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Lmfao how did that even happen ;)

V1

a few moments later…

rotate

O’hare ground: FRONTIER(**): what are you doing!

FRONTIER(**): Just trying out a new technique.

O’hare ground: 🤔😳😮


In all seriousness I think this was caused by the cargo being improperly loaded into the hold.

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Looks like something that would happen on TS1

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The joys of tail-tipping… happens all the time on 737s. I’m not even kidding on that one – the 737-900(ER)s are so long, Boeing designed a pole to attach to the tail to prevent loading issues. It looks like this:

imagehttps://i.stack.imgur.com/es8uF.jpg

UIA had a 73J tip over last year in Tel Aviv, and Delta had an incident in 2014 when a 737 tipped over, which introduced the tail-stands to DL’s fleet. AS followed suit soon after, and UA has special procedures regarding the unloading process of their 739s as well. Even the 737-800 is long enough to tip over in the correct circumstances, which occurred in AGP 5 years ago. And it’s not limited to the 737 either – 727s, DC-10s, and stretch DC-8s all have the same issue. Even the E170 has special procedures to prevent tail-tipping by removing aft cargo before anything else once a plane lands.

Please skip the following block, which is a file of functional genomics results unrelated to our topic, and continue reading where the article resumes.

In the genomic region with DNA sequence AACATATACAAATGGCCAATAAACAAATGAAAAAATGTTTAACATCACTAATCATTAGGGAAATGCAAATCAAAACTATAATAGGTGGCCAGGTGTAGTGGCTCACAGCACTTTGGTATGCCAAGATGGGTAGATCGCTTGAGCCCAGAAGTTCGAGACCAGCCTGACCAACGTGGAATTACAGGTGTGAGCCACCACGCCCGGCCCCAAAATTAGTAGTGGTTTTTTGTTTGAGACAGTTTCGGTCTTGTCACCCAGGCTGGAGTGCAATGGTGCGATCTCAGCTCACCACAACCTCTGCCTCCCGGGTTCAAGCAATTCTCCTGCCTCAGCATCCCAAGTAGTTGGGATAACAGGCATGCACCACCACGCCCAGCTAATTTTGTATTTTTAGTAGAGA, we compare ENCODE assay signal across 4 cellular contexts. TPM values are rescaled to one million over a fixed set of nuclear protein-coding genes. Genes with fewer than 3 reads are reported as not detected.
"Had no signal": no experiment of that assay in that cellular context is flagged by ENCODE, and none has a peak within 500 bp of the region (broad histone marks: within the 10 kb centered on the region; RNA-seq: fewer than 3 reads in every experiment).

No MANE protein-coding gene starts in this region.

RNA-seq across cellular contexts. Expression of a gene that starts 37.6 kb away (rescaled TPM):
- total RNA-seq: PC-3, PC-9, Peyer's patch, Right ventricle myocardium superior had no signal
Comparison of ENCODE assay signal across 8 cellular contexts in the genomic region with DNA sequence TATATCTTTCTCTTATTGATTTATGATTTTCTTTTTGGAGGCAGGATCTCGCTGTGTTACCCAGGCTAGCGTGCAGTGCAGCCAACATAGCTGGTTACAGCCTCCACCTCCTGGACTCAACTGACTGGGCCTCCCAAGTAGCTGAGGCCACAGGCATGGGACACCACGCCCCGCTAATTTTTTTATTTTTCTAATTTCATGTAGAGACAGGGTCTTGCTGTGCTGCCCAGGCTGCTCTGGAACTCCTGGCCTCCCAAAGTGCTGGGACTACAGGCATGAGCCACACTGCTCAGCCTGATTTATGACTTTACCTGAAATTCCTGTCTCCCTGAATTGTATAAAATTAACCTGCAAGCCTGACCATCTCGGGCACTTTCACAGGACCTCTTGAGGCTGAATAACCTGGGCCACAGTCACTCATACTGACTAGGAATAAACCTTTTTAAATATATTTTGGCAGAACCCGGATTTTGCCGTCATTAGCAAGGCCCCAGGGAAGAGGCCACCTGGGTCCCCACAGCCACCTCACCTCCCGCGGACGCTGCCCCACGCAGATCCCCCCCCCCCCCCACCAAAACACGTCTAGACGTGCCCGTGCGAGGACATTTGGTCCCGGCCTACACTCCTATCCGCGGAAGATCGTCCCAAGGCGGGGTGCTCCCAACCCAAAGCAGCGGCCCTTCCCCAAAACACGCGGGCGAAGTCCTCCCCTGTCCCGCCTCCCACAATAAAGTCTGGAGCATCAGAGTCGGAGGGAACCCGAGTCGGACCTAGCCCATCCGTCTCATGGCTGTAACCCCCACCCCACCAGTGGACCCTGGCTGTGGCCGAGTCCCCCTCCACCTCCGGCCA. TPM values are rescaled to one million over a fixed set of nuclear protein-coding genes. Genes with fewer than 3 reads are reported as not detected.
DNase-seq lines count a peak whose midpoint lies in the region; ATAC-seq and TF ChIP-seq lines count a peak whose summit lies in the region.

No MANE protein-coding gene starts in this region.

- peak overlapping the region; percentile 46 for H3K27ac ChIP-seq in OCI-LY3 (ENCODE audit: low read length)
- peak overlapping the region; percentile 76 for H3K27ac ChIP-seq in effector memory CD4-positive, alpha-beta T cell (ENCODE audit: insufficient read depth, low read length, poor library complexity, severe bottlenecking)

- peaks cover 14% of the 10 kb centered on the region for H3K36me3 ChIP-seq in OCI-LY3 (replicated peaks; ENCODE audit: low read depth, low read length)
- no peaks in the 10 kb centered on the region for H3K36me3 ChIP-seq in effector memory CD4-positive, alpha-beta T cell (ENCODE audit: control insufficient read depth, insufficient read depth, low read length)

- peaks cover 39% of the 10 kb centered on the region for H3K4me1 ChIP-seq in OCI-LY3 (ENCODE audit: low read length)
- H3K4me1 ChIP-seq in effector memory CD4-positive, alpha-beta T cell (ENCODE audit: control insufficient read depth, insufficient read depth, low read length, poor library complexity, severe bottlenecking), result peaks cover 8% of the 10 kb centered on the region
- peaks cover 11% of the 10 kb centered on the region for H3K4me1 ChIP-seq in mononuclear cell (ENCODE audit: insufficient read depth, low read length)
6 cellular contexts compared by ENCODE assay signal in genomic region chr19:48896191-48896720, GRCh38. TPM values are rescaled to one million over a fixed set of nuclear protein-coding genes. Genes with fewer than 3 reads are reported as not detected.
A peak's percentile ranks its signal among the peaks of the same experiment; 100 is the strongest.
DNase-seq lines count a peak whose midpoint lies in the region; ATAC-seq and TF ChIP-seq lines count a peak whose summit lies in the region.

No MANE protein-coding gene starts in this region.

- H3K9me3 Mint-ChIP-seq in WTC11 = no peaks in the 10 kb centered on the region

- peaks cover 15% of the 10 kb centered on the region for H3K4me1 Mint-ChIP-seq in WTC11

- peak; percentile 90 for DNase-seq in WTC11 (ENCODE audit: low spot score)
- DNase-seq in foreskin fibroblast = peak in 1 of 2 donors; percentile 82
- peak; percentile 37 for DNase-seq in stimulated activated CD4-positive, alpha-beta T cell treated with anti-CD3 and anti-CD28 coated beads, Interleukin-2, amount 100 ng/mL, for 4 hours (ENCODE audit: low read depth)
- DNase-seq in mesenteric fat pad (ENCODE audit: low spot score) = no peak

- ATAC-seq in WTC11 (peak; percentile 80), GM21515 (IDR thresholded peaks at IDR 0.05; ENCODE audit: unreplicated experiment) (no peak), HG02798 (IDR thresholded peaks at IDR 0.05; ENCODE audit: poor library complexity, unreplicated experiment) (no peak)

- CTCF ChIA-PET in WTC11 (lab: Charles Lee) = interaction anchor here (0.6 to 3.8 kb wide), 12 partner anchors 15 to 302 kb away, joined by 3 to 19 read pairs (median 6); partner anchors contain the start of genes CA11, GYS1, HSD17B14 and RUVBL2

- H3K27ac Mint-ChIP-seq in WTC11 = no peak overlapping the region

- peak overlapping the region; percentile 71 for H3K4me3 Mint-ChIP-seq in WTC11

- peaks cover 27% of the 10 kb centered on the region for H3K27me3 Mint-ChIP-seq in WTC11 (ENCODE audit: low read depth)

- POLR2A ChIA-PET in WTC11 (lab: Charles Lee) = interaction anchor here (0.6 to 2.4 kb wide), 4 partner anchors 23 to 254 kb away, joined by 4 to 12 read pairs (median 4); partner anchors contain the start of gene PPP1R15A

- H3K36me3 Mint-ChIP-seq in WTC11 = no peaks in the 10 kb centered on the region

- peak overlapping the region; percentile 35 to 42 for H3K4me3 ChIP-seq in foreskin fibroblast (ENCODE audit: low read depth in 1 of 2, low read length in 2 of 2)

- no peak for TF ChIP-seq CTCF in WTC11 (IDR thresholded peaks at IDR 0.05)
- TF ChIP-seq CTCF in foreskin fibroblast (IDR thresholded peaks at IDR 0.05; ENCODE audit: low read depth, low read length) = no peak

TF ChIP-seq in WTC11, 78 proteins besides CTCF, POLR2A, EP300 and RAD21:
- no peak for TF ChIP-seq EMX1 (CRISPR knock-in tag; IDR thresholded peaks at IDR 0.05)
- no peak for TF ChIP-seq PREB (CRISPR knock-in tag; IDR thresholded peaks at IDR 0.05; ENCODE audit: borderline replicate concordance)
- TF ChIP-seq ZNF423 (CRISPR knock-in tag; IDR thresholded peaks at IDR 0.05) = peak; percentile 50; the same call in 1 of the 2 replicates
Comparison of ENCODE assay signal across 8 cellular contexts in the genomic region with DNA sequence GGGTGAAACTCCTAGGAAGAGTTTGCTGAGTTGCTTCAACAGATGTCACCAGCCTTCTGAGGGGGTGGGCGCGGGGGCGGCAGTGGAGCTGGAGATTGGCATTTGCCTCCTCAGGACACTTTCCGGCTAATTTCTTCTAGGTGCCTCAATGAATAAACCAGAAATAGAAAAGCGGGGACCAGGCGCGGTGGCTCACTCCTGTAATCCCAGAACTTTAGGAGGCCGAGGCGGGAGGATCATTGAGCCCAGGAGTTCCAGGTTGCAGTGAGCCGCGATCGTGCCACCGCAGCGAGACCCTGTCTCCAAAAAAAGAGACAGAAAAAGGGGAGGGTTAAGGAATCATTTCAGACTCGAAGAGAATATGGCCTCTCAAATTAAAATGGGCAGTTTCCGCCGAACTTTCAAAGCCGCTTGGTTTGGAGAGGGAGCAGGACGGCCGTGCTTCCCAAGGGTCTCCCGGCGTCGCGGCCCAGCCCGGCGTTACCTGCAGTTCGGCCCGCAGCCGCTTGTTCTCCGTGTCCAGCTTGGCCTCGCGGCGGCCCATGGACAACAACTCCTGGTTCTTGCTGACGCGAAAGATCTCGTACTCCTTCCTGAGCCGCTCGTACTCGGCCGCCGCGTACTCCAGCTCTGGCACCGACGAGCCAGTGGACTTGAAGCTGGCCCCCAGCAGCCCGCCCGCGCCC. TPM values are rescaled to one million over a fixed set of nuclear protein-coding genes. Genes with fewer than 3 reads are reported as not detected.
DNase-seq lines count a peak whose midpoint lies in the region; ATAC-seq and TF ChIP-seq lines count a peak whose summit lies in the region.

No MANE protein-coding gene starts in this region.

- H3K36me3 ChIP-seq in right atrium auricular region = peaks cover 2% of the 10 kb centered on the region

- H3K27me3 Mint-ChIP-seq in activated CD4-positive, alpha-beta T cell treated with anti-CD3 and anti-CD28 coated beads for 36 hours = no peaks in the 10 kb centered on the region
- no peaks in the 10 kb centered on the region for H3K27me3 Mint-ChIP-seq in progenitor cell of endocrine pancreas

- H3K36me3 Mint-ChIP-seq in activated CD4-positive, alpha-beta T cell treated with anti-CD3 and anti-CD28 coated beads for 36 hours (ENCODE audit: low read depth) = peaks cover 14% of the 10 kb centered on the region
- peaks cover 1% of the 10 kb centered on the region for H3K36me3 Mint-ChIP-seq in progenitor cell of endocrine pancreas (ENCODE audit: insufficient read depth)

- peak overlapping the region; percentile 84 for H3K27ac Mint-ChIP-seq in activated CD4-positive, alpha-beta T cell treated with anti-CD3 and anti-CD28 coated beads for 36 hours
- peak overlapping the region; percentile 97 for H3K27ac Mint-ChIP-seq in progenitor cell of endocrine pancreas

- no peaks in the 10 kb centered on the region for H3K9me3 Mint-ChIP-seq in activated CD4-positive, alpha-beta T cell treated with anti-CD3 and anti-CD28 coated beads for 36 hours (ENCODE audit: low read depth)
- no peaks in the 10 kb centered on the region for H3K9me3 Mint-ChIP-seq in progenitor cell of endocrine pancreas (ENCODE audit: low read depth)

@SkyHighGuys The issue here is within the key words here - “as passengers exited.” Looking by the picture above, it seems no one had emptied any of the cargo bins or has even begun to remove any cargo, which caused the issue. As passengers deplaned, the weight of the passengers was no longer in the front of the aircraft while the heavier aft cargo was still in the back, shifting the centre of gravity aft past the landing gear and leading to a tip. Considering Frontier’s ground crew in ORD see regular flights to 10 destinations and seasonal flights to 13 more, you’d hope that the ground crew would have more experience handling F9 aircraft.

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That’s amazing that It could happen! Especially with the heavy engines.

@Ryan_Vince told me about this the other day. He said that it was balanced wrong.